Figure 1 presents a schematic diagram of the bench flow reactor (BFR). The simulated exhaust gas was introduced into a TWC reactor from high-pressure gas cylinders using mass flow controllers (MFCs). Water flowed into the BFR system in a vapor state through a steam generator with N2 gas. The TWC reactor consisted of a quartz tube with an external diameter of 25 mm and a length of 43 cm, which was placed inside a Lindberg Mini-Mite furnace. The upstream portion of the quartz tube was filled with quartz beads 5 mm in diameter, heating the inlet gas uniformly and introducing well-mixed simulated gas into the TWC. TWC samples with a diameter of 2.2 cm and a length of 2.54 cm were wrapped in ULTRA-TEMP 390 ceramic tape and placed in the downstream section of the quartz tube close to the furnace exit. Three Omega type-K thermocouples were used to measure the inlet and outlet temperatures of the simulated gas and the temperature of the catalyst surface. Two thermocouples located opposite the TWC, approximately 5 mm from the entrance and exit, were used to measure the inlet gas temperature and TWC exit gas temperature. The remaining thermocouple inside the TWC was used to measure the temperature in the middle of the catalyst. A MIDAC Fourier transform infrared analyzer (FTIR) was used to measure NO, CO, C3H8, NH3, N2O and CO2 concentrations.

2.2. Three-Way Catalysts (TWCs) and Hydrothermal Aging Protocol

In this study, Pd was the only precious metal included in the TWC samples. To investigate the effect of Pd loading on C3H8 reactivity, three different formulations of a family of prototype TWCs were prepared. While each TWC sample contained mixed oxides (Ce-Zr) serving as the OSC material, they varied in Pd loading, as detailed in Table 1. Since the TWC samples prepared for this study were prototypes, the exact composition of the catalyst cannot be identified.
The TWC samples underwent a hydrothermal aging (HTA) process in a furnace maintained at 900 °C for a span of 100 h, adhering to the protocols established by the Cross-Cut Lean Exhaust Emission Reduction Simulations (CLEERS) specifically designed for gasoline engines [30]. The procedure began in a neutral setting, comprising 10% CO2, 10% H2O, and the rest being N2, lasting for 40 s. This stage was succeeded by a 10 s period in rich conditions, marked by 10% CO2, 10% H2O, 3% CO, and 1% H2, with the remaining as N2. The cycle concluded with an additional 10 s in lean conditions, featuring 10% CO2, 10% H2O, 3% O2, and the rest as N2. It is worth noting that due to the poor performance of the Pd-4.1 TWC sample, the HTA process was not carried out.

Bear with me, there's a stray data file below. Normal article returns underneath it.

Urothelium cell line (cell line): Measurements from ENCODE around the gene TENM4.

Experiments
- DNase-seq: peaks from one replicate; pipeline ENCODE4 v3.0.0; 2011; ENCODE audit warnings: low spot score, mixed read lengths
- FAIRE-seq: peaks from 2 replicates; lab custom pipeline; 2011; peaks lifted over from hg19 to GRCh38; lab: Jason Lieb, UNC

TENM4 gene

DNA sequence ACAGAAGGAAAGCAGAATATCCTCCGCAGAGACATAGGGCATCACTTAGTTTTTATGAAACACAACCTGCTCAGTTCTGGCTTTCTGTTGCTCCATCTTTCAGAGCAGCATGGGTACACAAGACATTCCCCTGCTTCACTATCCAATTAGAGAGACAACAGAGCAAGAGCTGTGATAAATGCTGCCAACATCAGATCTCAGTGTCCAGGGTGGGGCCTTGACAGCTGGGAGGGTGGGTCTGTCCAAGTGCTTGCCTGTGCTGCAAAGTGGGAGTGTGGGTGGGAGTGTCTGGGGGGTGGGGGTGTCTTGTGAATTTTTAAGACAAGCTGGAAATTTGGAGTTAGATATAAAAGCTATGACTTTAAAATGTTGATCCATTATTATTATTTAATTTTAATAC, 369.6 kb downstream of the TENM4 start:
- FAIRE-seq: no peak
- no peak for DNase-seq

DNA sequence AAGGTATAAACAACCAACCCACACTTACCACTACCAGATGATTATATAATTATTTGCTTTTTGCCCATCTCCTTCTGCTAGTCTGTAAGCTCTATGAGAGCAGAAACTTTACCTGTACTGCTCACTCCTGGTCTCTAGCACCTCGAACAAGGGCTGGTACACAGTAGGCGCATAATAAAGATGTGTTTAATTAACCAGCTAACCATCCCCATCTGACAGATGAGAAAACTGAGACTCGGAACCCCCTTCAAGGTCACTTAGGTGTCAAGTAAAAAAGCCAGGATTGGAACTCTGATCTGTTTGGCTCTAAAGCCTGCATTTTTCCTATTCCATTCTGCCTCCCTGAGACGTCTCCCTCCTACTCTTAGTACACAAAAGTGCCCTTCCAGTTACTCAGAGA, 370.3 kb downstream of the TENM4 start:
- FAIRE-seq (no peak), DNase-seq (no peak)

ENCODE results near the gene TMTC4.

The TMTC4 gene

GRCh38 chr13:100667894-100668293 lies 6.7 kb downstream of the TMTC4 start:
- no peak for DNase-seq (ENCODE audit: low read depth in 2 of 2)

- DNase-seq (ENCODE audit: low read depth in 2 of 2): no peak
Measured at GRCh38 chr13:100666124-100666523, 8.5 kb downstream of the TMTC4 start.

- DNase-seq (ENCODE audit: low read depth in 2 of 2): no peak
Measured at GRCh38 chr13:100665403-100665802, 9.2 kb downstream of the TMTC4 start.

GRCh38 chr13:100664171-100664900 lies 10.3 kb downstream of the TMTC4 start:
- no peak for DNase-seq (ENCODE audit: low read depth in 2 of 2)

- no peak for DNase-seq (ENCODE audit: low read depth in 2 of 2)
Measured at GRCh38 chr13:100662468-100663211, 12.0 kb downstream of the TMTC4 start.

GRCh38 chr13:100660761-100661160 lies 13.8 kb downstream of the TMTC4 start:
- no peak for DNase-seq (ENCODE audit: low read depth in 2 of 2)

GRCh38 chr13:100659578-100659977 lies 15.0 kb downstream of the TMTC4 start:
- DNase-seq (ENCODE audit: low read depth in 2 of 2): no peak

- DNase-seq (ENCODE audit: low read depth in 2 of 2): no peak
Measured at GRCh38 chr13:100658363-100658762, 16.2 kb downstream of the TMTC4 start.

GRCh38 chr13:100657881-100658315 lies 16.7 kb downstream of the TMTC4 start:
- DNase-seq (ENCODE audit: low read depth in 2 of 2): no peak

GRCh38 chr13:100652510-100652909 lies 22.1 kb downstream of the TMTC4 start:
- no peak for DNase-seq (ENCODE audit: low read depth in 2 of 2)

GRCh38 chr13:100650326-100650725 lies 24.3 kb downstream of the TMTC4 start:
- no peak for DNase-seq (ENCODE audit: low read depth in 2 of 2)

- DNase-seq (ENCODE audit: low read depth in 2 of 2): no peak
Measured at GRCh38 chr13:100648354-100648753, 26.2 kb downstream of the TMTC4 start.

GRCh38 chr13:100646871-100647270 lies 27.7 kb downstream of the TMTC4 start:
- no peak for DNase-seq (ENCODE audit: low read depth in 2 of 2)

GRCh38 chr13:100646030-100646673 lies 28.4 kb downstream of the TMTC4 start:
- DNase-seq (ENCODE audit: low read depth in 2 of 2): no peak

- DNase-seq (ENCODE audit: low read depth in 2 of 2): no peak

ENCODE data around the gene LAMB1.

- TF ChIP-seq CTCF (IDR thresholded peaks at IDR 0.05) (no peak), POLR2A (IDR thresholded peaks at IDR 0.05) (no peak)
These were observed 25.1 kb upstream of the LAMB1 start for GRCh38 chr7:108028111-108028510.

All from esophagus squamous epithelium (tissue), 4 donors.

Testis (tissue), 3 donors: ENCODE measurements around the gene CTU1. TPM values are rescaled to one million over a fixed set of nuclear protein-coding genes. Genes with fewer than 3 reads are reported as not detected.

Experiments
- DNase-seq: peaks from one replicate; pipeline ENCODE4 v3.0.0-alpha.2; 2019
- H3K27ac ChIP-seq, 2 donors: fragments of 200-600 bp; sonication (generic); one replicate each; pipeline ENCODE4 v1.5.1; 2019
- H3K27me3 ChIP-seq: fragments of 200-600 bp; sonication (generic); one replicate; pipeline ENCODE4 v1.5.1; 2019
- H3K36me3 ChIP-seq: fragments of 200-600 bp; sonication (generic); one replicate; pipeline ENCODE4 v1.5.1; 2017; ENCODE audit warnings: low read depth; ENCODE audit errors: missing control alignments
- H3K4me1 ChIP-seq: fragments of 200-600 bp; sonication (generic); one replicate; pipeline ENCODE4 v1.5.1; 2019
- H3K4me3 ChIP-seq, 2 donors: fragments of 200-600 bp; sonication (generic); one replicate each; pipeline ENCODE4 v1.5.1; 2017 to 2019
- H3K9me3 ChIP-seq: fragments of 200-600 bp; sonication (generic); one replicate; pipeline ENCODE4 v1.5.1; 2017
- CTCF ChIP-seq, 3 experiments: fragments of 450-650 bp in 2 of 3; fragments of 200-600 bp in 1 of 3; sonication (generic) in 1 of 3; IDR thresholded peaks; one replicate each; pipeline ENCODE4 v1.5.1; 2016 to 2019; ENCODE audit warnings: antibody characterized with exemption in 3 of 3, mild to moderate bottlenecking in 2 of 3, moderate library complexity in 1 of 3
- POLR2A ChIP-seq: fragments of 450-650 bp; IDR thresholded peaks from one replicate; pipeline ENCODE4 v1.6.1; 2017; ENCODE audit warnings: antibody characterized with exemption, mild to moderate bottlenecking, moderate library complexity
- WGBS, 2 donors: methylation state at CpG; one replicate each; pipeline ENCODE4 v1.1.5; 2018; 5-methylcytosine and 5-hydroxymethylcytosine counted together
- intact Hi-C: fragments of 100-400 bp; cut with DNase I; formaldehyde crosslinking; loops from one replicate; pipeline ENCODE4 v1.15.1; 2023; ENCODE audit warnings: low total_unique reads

2.3. Bench Flow Evaluation Protocols

To stabilize all fresh TWC samples, a de-greening process was conducted on the BFR. The gas composition consisted of 10% of CO2, 10% of H2O, and balanced N2, and the process was conducted at an inlet gas temperature of 700 °C for 4 h at GHSV 60,000 h−1. The temperature sweep experiment increased the furnace temperature from 100 °C to 600 °C by 5 °C per min to obtain light-off curves of C3H8 and NO as a function of the inlet gas temperatures. The simulated exhaust gases consisted of 0.3% C3H8, 0.5% CO, 0.1% NO, 0.167% H2, 0.78% O2, 13% H2O, 13% CO2, and balanced N2. The conversion of NO, CO, and C3H8 was calculated by Equation (1).
X g a s = G a s i n G a s o u t G a s i n × 100 %
where Xgas is the conversion of gas (%) and Gasin and Gasout are the concentration of each gas (NO, CO, and C3H8) at the inlet and outlet of the reactor (ppm), respectively.
The effectiveness of the WGS and SR reactions, which act as indicative reactions for the TWC, was analyzed to gauge the influence of the OSC material. Both reactions were tested under comparable temperature settings. The temperature was methodically raised from 200 °C to 550 °C at 5 °C per min increments. For the WGS reaction, a gas combination of 0.5% CO and 13% H2O, balanced with N2, was employed. On the other hand, the SR reaction was conducted using a gas blend of 0.1% C3H8, and 13% H2O, with the remainder being N2.
The supplied gas composition and duration during the lean and rich cycles are listed in Table 2. The oxygen storage capacity (OSC) of the fresh TWC samples was measured at an inlet gas temperature of 350 and 550 °C using a slow cycle consisting of 20 min lean and 5 min rich for a total of three cycles. The OSC was calculated based on the amount of CO2 generated during the fuel-rich cycle, as determined by Equation (2).
O S C = t 0 t ( Y C O 2 ) d t L C a t   ×   32